4. TODAY MORE THAN EVER  we need to ORGANIZE our people. For ‘people centered ‘ services we NEED TO BUILD THOSE CABs.

5. Never has the state given ANYTHING without a fight. The NYS WILL BE crying ‘BROKE’ to avoid completing this agreement and creating housing for them. If you want to trust them 100% despite what history shows us, fine.

This is my first reaction to the agreement. Sorry if I sour your joy. I doubt it, though.

CONGRATULATIONS TO THE FORMER DIA.

GOOD WORK.

Welcome And good luck for those of you moving here to the community ‘with us’.

Like we used to say in the ’60s: the struggle continues.

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the Protection and Advocacy redesignation public hearings: our testimony


What follows is the statement I read yesterday at the state’s video-conference  on the proposed re-designation of the P&A system.

Our group were the only ones there speaking up for our community and representing the metro area.

This my  first experience for I have never been to these ‘video-conferences’ given that I’m ‘new’ to doing activism within the mental health system. It was quite an experience.

For one, we were amazed at the third-world level of the system! WOW. I’m sure in Nicaragua there would have been less problems in televising the thing. You could not see the people making the presentations, the audio went on and off…disgraceful. The workers tried the best they could with the equipment they get from yard-sales and the extra slow internet speed we have in the US, as compared to Europe’s.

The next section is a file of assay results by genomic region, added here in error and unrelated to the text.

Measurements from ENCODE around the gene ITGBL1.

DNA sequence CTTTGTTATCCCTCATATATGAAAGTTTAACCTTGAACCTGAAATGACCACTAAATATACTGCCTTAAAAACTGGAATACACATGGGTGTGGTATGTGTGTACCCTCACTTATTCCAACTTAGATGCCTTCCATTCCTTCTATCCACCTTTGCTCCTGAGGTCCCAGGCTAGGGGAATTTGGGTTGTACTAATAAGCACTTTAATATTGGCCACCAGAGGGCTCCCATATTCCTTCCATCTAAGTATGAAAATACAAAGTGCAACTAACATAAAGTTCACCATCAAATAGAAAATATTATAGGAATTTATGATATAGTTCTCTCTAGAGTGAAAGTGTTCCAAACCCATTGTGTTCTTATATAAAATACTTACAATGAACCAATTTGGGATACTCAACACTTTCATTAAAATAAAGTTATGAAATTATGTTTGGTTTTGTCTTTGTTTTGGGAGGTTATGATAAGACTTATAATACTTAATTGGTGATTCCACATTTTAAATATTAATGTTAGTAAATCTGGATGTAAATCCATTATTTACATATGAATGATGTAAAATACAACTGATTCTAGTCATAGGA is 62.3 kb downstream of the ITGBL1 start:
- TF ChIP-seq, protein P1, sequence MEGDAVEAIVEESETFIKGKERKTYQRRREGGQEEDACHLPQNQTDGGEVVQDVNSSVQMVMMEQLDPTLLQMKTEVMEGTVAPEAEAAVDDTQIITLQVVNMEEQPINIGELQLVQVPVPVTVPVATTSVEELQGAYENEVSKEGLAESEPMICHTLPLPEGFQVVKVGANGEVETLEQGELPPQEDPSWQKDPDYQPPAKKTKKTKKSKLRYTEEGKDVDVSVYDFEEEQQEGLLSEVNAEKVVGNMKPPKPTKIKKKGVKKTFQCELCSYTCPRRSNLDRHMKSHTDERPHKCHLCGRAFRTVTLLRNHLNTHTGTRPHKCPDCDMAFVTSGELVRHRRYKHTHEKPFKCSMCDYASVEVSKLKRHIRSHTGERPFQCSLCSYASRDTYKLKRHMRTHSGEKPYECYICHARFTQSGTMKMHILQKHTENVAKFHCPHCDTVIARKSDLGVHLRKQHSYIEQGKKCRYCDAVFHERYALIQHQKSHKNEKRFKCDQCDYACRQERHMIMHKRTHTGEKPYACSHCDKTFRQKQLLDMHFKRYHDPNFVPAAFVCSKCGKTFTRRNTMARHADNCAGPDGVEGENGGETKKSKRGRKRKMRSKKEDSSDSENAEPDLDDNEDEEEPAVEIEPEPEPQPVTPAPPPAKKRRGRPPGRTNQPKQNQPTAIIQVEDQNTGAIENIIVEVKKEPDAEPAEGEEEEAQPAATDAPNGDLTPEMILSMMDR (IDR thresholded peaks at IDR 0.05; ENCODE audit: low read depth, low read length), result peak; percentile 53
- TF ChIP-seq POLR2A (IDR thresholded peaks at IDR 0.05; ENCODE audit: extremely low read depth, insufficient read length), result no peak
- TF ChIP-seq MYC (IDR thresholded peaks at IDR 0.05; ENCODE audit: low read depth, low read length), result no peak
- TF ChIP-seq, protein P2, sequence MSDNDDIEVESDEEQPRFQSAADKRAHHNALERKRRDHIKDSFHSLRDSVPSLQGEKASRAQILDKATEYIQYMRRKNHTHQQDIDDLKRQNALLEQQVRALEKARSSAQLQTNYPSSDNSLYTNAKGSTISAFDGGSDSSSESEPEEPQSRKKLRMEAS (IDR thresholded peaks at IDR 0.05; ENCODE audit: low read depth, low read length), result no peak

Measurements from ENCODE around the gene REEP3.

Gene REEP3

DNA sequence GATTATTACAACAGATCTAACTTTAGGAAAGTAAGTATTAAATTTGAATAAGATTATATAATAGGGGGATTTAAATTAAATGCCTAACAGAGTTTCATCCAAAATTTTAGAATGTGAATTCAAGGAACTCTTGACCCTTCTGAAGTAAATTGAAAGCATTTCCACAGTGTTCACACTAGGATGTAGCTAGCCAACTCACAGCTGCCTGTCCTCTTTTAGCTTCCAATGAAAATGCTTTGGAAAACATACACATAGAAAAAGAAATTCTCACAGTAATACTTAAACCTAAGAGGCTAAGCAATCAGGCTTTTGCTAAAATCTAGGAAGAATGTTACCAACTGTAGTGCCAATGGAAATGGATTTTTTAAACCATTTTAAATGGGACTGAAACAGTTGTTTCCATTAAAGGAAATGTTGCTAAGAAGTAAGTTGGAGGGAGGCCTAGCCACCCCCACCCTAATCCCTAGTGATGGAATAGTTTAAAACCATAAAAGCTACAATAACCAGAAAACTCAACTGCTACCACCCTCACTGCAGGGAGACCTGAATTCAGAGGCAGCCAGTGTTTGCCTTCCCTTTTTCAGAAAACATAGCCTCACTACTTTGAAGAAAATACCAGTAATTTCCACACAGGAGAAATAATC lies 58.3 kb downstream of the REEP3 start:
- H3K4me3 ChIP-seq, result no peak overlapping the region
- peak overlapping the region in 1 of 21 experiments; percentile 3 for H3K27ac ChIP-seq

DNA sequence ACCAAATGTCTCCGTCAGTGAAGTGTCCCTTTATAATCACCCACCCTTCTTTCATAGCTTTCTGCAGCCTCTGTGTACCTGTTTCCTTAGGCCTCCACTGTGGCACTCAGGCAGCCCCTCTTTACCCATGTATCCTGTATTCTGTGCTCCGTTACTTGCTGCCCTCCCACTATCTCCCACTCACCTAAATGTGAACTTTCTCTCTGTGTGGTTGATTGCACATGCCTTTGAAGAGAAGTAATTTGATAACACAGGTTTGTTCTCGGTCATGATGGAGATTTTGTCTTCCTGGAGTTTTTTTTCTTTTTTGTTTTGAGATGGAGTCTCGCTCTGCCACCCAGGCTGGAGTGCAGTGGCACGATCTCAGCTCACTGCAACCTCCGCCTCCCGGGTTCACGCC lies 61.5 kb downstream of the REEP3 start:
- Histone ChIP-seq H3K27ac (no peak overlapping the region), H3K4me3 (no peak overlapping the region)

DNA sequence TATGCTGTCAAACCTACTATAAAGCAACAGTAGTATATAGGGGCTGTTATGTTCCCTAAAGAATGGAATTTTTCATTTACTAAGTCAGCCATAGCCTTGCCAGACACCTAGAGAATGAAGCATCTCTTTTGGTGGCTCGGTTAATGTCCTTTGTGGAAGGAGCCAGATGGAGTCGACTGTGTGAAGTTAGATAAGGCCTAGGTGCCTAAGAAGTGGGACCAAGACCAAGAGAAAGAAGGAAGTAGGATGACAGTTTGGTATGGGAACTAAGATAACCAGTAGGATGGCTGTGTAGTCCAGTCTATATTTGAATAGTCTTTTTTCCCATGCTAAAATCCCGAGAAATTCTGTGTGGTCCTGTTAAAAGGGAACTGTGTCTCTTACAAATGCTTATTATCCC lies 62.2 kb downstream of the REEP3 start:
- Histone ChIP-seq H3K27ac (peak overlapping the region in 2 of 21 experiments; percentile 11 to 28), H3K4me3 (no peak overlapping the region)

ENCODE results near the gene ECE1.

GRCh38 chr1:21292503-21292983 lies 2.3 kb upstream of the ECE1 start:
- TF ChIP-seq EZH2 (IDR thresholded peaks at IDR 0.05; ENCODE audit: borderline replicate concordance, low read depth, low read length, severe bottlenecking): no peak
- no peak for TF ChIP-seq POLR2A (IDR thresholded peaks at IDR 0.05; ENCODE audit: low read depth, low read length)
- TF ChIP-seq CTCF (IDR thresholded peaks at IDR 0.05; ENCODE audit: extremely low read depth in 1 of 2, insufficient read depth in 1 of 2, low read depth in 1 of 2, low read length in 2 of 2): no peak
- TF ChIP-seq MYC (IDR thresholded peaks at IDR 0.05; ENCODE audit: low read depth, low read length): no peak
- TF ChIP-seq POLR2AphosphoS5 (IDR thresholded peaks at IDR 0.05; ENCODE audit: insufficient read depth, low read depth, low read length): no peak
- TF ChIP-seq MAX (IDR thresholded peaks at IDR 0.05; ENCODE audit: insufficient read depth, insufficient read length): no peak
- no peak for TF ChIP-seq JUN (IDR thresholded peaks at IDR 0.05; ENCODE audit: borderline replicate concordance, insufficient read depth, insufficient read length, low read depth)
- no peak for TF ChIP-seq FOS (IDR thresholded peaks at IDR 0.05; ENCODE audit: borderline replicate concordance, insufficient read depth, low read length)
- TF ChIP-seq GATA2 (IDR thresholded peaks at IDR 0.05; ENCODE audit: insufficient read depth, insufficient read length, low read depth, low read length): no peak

As for the statements:

Look, our community is AWARE that the government IS part of the problem when it comes to abuses. Consumers from other areas of the state made direct comments about that.

Personally, I got from the conference that consumers don’t have  much hope in that the new P&A system will make a difference in protecting us. GOOD! Now we take the BULL BY THE HORNS.

I’m inviting anyone reading this in our community (consumers) to attend our group’s meeting on Friday April 26 to help us plan a meeting to call for the creation of a coalition to deal exclusively with the problem of physical and psychological abuses of consumers in the NY mental health system.

Please, read the testimony I presented yesterday at the video conference. Comments are more than welcome. There’s Word doc copy at the Our Documents tab.

Testimony of The Citywide Mental Health Project at thePublic Hearing on the proposed redesignation of the New York Protection and Advocacy(P&A) System and Client Assistance Program (CAP) for people with disabilities.

April 9, 2013.

Every 10-15 years, since Willowbrook, a new form of P&A is created as a result of reports about how the state ignores or is part of the culture of abuse of people with all types of disabilities in its system.